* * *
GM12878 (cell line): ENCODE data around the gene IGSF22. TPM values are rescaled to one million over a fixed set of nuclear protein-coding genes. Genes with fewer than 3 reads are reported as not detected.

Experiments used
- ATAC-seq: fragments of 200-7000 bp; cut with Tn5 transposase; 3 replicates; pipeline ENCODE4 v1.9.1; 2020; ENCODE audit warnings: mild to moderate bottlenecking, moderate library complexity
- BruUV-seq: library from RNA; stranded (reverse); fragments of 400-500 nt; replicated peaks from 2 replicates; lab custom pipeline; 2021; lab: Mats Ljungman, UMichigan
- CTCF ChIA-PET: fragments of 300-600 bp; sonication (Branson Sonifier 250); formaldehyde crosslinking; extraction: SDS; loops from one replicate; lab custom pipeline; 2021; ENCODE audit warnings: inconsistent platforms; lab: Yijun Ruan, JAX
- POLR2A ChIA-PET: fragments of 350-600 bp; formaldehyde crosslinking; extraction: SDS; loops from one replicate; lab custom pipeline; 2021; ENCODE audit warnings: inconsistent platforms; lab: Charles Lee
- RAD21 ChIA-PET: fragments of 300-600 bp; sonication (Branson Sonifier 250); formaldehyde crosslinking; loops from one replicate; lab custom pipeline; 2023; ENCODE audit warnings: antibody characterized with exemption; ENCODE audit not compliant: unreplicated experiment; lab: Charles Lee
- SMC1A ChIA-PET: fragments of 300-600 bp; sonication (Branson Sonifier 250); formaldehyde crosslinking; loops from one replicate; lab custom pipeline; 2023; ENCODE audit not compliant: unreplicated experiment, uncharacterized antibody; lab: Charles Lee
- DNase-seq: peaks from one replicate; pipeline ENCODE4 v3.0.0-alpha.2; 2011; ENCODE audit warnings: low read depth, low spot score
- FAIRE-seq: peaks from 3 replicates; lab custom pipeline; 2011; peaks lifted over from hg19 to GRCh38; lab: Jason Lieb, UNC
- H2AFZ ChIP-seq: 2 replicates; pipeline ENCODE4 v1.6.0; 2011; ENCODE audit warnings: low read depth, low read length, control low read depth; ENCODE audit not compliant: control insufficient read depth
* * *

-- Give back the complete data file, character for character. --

GM12878 (cell line): ENCODE data around the gene IGSF22. TPM values are rescaled to one million over a fixed set of nuclear protein-coding genes. Genes with fewer than 3 reads are reported as not detected.

Experiments used
- ATAC-seq: fragments of 200-7000 bp; cut with Tn5 transposase; 3 replicates; pipeline ENCODE4 v1.9.1; 2020; ENCODE audit warnings: mild to moderate bottlenecking, moderate library complexity
- BruUV-seq: library from RNA; stranded (reverse); fragments of 400-500 nt; replicated peaks from 2 replicates; lab custom pipeline; 2021; lab: Mats Ljungman, UMichigan
- CTCF ChIA-PET: fragments of 300-600 bp; sonication (Branson Sonifier 250); formaldehyde crosslinking; extraction: SDS; loops from one replicate; lab custom pipeline; 2021; ENCODE audit warnings: inconsistent platforms; lab: Yijun Ruan, JAX
- POLR2A ChIA-PET: fragments of 350-600 bp; formaldehyde crosslinking; extraction: SDS; loops from one replicate; lab custom pipeline; 2021; ENCODE audit warnings: inconsistent platforms; lab: Charles Lee
- RAD21 ChIA-PET: fragments of 300-600 bp; sonication (Branson Sonifier 250); formaldehyde crosslinking; loops from one replicate; lab custom pipeline; 2023; ENCODE audit warnings: antibody characterized with exemption; ENCODE audit not compliant: unreplicated experiment; lab: Charles Lee
- SMC1A ChIA-PET: fragments of 300-600 bp; sonication (Branson Sonifier 250); formaldehyde crosslinking; loops from one replicate; lab custom pipeline; 2023; ENCODE audit not compliant: unreplicated experiment, uncharacterized antibody; lab: Charles Lee
- DNase-seq: peaks from one replicate; pipeline ENCODE4 v3.0.0-alpha.2; 2011; ENCODE audit warnings: low read depth, low spot score
- FAIRE-seq: peaks from 3 replicates; lab custom pipeline; 2011; peaks lifted over from hg19 to GRCh38; lab: Jason Lieb, UNC
- H2AFZ ChIP-seq: 2 replicates; pipeline ENCODE4 v1.6.0; 2011; ENCODE audit warnings: low read depth, low read length, control low read depth; ENCODE audit not compliant: control insufficient read depth